Amazon Echo owners have been warned that voice assistant Alexa could allow hackers to access their personal information, install or remove Alexa Skills (what Amazon calls apps for its smart speaker), or listen to recordings of voice commands. Researchers found a vulnerability within the talkative assistant that can be exploited using a malicious link crafted by a cyber crook.
With more than 200 million Amazon Echo units sold globally, Alexa could become a popular target for cyber criminals.
Security researchers from Check Point discovered the flaw within Alexa. The attack cannot be initiated with the voice activated speaker itself, but instead requires cyber crooks to handcraft a malicious link – that looks as if it has been sent by Amazon. If the hackers can convince the target to click on the link, they will be able to:
- Access the target’s personal information, like banking data history, usernames for online accounts, phone numbers, and home address
- Extract and listen to voice recordings from previous requests to Alexa
- Silently install skills onto the target’s Alexa account to enable new features
- View the complete list of Alexa skills already associated with the target’s account
- Silently remove an installed skill to stop it working
Amazon Echo owners need to be careful when clicking on any links. After all, Echo owners can save a lot of information with their account details, including their home Wi-Fi name and password, home address, and more. Cyber criminals often use malicious links to exploit vulnerabilities in devices and accounts, so you should never enter your personal information into untrusted online forms.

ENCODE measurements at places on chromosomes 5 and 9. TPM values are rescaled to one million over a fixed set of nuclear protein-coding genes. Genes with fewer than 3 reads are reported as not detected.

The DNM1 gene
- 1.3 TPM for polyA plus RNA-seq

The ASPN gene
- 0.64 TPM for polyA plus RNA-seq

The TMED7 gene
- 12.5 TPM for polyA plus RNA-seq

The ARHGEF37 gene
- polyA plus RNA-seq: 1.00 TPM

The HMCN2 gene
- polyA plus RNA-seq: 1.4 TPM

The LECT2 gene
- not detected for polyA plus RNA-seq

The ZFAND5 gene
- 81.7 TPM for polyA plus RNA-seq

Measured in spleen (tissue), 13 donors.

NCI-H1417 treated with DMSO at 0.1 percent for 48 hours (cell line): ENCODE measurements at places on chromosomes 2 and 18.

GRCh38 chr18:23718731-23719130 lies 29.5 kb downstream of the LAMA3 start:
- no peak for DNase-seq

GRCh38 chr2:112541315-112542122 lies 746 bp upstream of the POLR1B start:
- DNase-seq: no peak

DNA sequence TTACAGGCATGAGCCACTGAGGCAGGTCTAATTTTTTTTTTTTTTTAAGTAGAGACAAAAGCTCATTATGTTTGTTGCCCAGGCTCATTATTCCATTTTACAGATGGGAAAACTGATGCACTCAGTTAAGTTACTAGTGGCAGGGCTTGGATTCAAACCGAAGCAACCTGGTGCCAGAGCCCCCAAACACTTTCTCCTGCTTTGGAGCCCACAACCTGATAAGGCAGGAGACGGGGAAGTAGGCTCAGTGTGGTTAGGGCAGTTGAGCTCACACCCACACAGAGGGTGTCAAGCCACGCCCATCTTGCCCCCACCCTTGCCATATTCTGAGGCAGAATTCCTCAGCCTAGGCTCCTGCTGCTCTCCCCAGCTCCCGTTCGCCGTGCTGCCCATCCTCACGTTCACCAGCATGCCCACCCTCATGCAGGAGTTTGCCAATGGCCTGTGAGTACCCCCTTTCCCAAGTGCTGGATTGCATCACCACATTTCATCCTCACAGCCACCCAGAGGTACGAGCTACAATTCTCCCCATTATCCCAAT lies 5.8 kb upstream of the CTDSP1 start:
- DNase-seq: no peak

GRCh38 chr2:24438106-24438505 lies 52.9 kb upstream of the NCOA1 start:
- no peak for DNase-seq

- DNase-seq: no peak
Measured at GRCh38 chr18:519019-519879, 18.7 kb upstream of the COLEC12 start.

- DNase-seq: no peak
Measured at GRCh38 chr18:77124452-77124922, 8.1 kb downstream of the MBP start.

Oded Vanunu, Head of Products Vulnerabilities Research at Check Point, said: “Smart speakers and virtual assistants are so commonplace that it’s easy to overlook just how much personal data they hold, and their role in controlling other smart devices in our homes. But hackers see them as entry points into peoples’ lives, giving them the opportunity to access data, eavesdrop on conversations or conduct other malicious actions without the owner being aware.
“We conducted this research to highlight how securing these devices is critical to maintaining users’ privacy. Thankfully, Amazon responded quickly to our disclosure to close off these vulnerabilities on certain Amazon/Alexa subdomains. We hope manufacturers of similar devices will follow Amazon’s example and check their products for vulnerabilities that could compromise users’ privacy. Previously, we conducted research on TikTok, WhatsApp and Fortnite.
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